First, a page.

As second-generation Chinese immigrants enter the workforce in Europe and the US, there is a growing realisation that outstanding academic achievements and degrees from prestigious schools cannot guarantee sufficient growth opportunities for them in society.
An Asian with a doctorate may never be seen as “management material” in the workplace, while young Asians often become “nameless and faceless” — a characterless and featureless group blurred as one.
Questioned traditional cultural behaviours
In an article published in the US in 2011, an ethnic Chinese author used data from a study to remind readers of this issue. He wrote, “Asian Americans represent roughly 5% of the population but only 0.3% of corporate officers, less than 1% of corporate board members, and around 2% of college presidents.”
McKinsey’s Women in the Workplace study surveyed more than 400 large organisations across the US in 2021 and found that Asian Americans account for 9% of senior vice-presidents but just 5% of promotions from senior vice-president to the C-suite. Asian American women make up less than 1% of these promotions.
Of course, these statistics and the underlying issues it entails are not new, and there has been ongoing reflection and controversy surrounding this problem. However, I believe it highlights two significant issues.
Over time, children come to see obedience and compliance as the norm, rather than being questioning, insubordinate or innovative.
First, ethnic Chinese families often discourage their children from speaking up and expressing their views. This might be a common problem in ethnic Chinese and East Asian family education, whereby the children’s opinions are brushed off or belittled, and they are expected to unquestioningly accept and obey the opinions and arrangements imposed on them by their parents. Parents rarely reflect on the limits of their own knowledge and perspectives, or engage in dialogue with their children as equals.
Over time, children come to see obedience and compliance as the norm, rather than being questioning, insubordinate or innovative. They lack the big picture and gradually become one-track technical talents.
To change the situation, ethnic Chinese parents must forgo such unquestioned “traditional” cultural behaviours, encourage independent thinking, promote some scepticism of authority, develop communication and persuasion as necessary skills, and foster communication and dialogue with their children while listening to their opinions.
'White people do important work'
The second issue, which has seemingly received little attention, pertains to how white Americans establish their identity through self-determination. The second-generation ethnic Chinese interviewed in the 2011 article astutely observed, “White people have this instinct that is really important: to give off the impression that they’re only going to do the really important work… It’s a kind of arrogance that Asians are trained not to have.”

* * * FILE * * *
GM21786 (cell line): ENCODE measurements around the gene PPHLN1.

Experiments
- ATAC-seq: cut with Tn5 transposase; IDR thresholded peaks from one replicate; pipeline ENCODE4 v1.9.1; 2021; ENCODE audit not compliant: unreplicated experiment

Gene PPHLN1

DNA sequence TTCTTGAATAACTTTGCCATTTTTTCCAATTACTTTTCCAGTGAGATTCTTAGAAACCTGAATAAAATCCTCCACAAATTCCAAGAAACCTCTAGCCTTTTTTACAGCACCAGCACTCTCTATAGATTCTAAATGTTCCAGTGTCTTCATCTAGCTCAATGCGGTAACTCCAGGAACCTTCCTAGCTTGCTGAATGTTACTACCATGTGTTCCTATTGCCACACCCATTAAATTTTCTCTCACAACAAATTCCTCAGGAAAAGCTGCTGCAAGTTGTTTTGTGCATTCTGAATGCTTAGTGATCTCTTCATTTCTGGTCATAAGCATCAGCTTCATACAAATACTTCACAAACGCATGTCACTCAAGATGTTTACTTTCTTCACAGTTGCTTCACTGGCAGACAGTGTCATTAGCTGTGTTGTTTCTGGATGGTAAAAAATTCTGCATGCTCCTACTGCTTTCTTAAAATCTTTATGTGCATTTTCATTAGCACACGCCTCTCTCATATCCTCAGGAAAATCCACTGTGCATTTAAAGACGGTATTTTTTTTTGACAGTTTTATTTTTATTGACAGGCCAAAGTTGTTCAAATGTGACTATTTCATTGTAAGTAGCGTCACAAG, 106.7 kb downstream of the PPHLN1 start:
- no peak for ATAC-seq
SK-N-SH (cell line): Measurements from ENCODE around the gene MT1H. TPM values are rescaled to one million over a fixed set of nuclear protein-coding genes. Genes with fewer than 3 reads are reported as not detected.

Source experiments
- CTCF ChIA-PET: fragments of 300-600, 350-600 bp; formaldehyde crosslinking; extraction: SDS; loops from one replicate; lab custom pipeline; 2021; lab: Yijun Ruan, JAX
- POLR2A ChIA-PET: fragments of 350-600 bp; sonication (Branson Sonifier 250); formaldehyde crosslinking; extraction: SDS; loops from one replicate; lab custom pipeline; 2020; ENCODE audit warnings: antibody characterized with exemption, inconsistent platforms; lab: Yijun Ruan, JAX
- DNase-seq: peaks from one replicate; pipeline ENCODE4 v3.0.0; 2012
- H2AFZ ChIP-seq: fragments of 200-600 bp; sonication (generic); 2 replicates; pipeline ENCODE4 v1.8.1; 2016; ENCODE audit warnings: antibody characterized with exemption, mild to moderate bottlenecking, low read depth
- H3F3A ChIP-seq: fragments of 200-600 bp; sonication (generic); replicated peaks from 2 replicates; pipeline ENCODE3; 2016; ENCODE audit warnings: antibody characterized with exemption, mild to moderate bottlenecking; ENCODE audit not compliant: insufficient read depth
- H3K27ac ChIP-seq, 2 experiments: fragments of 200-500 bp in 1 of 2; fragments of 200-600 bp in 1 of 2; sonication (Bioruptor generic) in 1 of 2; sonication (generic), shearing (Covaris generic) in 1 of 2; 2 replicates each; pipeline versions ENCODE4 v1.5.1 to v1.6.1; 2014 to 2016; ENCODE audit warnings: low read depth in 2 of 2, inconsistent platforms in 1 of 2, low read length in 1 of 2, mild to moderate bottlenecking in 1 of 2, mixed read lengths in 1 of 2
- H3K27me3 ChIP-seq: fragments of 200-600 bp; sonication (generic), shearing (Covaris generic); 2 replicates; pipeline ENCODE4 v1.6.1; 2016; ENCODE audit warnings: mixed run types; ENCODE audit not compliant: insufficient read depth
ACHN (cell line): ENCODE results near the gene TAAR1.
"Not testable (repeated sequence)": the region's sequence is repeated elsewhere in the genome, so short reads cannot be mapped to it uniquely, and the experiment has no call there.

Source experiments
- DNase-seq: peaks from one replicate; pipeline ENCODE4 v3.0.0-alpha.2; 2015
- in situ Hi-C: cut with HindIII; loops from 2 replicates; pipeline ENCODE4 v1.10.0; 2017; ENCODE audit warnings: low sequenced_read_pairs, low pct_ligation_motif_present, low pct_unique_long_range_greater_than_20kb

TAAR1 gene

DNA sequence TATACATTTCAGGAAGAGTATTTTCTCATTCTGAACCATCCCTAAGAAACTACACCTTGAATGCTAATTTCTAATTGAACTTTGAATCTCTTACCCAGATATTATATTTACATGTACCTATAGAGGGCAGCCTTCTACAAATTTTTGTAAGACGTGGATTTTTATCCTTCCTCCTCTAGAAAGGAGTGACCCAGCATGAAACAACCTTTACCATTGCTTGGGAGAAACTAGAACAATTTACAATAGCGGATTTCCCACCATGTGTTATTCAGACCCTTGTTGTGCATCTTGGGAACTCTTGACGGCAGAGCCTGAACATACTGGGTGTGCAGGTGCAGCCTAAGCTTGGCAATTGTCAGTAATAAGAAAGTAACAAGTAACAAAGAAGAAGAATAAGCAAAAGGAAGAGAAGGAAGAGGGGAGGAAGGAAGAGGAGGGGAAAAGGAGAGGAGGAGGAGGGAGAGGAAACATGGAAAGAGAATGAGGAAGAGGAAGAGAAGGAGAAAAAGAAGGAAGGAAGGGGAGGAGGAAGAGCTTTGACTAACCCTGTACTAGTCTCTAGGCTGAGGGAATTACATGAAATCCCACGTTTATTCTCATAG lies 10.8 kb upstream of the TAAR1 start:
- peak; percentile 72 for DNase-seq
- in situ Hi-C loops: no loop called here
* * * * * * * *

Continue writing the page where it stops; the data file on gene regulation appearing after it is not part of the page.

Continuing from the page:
I am well aware that white Americans excel at controlling and monopolising “the really important work”, putting themselves in positions of absolute dominance from the outset.
I believe that only the second generation who are born and raised in the US and have a deeper understanding of American social culture can recognise this, because first-generation ethnic Chinese immigrants usually view the US’s diversity as a blessing that has helped them survive.
The older generation’s understanding of American society remains superficial, and they are unaware of how the dominant group cleverly places itself in the most important positions and controls the overall situation, gradually diminishing the ethnic minorities’ courage to effect change.
As someone who has long been concerned about the situation of Asians in American society, I am well aware that white Americans excel at controlling and monopolising “the really important work”, putting themselves in positions of absolute dominance from the outset.
In everyday business interactions, white Americans often emphasise what they will not do, rather than taking on everything, presenting their refusal as a mark of superiority. During negotiations, they instinctively emphasise their busyness, popularity, and how many people are waiting in line, creating an impression that customers must lower themselves to make a request, rather than appearing eager to attract customers — they are good at playing hard to get.
When white Americans operate non-franchise local food businesses, they often mark up the prices of simple food, such as sandwiches, so that they can make enough in just half a day, and then rest for the other half. This is in stark contrast to Chinese restaurants, where ingredients are complex and dishes require non-stop cooking at the stove all day, yet prices are affordable.